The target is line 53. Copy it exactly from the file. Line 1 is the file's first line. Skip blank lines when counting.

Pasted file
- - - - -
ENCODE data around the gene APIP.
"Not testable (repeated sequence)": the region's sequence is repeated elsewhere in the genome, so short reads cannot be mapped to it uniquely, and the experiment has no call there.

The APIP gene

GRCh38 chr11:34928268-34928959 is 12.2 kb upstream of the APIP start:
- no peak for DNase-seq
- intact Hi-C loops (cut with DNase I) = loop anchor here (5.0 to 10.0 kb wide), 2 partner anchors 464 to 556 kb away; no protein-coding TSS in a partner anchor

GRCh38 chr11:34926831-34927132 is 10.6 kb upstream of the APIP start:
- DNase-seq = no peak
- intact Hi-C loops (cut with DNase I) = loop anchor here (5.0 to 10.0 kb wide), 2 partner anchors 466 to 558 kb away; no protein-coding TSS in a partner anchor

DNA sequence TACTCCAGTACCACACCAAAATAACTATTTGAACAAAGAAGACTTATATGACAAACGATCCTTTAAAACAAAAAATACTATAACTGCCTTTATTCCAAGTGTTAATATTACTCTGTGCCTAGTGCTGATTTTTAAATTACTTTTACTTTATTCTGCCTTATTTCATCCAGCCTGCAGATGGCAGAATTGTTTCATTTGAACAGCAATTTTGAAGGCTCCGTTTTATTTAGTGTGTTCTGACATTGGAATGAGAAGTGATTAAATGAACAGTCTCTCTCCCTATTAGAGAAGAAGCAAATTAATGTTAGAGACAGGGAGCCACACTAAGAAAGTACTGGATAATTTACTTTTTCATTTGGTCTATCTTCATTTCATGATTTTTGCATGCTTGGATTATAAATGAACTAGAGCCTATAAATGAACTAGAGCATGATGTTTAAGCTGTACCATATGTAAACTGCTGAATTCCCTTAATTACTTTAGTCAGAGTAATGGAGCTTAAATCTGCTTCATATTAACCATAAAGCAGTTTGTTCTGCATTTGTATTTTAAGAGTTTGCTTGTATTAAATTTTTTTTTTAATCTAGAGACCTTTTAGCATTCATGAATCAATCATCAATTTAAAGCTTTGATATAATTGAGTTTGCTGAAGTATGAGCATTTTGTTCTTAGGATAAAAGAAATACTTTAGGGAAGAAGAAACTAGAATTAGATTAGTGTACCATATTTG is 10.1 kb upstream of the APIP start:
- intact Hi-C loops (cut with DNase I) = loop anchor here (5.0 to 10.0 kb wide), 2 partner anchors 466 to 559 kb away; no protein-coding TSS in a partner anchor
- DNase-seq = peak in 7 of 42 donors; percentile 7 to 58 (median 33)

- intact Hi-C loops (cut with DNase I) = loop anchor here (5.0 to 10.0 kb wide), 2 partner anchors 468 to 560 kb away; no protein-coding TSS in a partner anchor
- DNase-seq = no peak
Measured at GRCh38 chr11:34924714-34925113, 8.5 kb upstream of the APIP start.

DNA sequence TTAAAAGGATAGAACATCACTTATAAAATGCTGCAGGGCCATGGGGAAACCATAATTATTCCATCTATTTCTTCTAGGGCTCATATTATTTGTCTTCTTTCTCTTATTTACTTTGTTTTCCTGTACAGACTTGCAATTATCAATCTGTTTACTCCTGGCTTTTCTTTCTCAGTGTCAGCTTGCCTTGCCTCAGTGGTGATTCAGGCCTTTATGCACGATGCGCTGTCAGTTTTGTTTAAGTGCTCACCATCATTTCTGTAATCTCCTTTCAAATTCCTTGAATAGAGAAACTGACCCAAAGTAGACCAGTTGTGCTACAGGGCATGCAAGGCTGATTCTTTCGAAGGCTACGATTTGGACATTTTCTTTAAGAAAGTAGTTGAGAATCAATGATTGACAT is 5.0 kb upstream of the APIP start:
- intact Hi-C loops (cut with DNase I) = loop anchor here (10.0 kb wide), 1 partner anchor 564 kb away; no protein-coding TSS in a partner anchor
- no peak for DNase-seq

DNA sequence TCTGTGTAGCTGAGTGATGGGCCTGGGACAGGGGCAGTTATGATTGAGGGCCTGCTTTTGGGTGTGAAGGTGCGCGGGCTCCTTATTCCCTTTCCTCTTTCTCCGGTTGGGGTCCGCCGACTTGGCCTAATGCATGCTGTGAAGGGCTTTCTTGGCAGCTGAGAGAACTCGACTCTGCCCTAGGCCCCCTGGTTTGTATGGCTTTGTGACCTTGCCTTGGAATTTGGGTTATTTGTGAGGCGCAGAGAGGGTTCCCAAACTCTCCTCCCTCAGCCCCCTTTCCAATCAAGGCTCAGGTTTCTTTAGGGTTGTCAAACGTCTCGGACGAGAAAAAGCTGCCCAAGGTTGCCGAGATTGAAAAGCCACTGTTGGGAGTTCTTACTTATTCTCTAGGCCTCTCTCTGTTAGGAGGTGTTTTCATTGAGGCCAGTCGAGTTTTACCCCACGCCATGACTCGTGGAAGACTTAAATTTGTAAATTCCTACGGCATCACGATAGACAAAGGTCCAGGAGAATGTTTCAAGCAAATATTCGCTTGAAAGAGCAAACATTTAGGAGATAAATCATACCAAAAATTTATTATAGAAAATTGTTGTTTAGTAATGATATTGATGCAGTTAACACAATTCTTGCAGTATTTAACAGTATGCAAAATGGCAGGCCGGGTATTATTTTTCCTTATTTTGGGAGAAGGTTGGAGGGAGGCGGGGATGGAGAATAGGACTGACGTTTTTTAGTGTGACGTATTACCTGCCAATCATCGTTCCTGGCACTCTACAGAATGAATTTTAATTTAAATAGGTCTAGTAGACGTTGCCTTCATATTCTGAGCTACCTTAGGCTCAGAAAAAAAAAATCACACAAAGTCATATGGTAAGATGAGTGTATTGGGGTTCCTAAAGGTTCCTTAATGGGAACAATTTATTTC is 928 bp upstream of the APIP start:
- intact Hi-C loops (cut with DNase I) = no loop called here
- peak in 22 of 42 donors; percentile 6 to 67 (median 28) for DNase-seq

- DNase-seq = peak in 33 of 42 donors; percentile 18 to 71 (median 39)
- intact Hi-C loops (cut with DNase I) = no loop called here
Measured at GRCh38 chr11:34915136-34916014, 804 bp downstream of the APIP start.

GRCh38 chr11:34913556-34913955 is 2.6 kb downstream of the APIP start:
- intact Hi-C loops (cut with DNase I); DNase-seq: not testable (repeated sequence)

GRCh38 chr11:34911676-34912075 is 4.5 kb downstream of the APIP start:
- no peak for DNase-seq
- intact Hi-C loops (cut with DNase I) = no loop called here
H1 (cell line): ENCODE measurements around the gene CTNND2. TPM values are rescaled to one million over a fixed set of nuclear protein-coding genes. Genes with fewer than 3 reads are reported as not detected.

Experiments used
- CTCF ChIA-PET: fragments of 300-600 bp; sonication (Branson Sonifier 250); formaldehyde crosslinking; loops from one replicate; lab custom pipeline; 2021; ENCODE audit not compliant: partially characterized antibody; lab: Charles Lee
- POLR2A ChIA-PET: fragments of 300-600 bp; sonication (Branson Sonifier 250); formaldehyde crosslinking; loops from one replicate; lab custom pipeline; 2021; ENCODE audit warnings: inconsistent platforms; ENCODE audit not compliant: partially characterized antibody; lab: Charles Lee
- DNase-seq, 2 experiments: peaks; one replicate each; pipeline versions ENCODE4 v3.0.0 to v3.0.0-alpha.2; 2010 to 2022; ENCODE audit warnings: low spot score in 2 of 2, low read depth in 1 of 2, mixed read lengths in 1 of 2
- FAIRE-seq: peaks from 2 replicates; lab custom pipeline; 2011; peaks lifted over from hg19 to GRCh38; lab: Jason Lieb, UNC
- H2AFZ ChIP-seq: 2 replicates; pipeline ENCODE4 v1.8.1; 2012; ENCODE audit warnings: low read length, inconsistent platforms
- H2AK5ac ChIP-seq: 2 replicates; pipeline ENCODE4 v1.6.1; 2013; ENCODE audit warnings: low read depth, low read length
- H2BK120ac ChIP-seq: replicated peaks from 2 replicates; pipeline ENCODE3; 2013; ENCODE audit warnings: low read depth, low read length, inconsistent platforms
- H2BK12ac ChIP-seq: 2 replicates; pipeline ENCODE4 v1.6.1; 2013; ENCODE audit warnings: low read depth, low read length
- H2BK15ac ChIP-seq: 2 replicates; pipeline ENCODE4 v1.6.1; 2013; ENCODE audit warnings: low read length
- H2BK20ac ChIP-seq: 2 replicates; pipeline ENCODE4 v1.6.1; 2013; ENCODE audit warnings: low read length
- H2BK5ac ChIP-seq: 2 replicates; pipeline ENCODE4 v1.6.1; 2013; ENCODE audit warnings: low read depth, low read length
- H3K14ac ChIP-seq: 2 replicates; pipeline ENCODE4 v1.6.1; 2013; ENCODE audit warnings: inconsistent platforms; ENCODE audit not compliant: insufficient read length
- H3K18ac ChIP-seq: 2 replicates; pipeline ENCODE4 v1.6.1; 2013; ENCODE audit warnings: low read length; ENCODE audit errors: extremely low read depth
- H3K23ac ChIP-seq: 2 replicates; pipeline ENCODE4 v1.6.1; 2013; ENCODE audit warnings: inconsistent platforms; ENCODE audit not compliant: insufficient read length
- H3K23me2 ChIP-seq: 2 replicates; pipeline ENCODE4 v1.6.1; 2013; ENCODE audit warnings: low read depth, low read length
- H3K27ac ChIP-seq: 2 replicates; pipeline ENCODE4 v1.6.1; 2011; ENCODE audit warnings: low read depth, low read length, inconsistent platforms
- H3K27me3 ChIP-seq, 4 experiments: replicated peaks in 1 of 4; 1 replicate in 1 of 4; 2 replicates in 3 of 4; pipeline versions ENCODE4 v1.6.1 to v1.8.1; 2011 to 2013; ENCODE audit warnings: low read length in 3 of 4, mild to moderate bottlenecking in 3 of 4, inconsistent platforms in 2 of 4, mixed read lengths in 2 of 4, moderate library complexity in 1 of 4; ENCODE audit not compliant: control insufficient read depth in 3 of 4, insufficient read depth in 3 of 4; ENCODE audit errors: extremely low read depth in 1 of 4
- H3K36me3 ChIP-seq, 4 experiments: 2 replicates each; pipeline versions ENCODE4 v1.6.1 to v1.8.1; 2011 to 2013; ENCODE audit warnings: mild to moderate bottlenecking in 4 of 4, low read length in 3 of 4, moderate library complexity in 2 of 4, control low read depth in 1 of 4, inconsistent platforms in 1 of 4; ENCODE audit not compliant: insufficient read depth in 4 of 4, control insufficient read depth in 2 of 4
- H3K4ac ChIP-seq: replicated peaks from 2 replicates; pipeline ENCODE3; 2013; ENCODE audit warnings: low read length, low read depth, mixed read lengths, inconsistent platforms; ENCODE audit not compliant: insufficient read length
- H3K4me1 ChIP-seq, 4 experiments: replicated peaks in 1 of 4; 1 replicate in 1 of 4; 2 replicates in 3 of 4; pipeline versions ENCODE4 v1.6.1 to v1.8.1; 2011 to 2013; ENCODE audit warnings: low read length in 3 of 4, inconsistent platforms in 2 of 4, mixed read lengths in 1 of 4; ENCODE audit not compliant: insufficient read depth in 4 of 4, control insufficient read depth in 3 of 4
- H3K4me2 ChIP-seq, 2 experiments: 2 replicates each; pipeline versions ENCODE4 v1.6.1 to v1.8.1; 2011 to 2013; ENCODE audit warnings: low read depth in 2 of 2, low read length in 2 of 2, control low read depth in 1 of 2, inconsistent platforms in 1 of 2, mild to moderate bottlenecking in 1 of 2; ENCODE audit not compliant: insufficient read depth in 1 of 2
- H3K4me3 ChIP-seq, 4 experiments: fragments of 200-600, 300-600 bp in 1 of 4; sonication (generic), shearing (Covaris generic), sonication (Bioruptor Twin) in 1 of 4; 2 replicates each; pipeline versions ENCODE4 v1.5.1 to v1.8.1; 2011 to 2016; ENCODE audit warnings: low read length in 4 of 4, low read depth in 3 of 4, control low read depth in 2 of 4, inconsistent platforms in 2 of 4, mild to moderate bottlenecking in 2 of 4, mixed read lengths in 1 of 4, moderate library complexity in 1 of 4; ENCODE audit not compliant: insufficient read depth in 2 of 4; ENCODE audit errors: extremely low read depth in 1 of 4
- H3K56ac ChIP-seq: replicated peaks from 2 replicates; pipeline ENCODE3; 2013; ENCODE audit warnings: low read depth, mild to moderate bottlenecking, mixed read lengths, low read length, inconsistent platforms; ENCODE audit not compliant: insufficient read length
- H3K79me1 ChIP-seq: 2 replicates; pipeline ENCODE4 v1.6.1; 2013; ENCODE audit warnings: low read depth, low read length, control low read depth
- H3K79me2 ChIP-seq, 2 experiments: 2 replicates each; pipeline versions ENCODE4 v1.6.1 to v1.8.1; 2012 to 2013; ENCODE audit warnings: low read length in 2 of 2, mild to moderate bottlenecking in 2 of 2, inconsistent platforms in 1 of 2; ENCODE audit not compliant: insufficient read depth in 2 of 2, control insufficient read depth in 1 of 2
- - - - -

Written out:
- H3K4me3 ChIP-seq, 4 experiments: fragments of 200-600, 300-600 bp in 1 of 4; sonication (generic), shearing (Covaris generic), sonication (Bioruptor Twin) in 1 of 4; 2 replicates each; pipeline versions ENCODE4 v1.5.1 to v1.8.1; 2011 to 2016; ENCODE audit warnings: low read length in 4 of 4, low read depth in 3 of 4, control low read depth in 2 of 4, inconsistent platforms in 2 of 4, mild to moderate bottlenecking in 2 of 4, mixed read lengths in 1 of 4, moderate library complexity in 1 of 4; ENCODE audit not compliant: insufficient read depth in 2 of 4; ENCODE audit errors: extremely low read depth in 1 of 4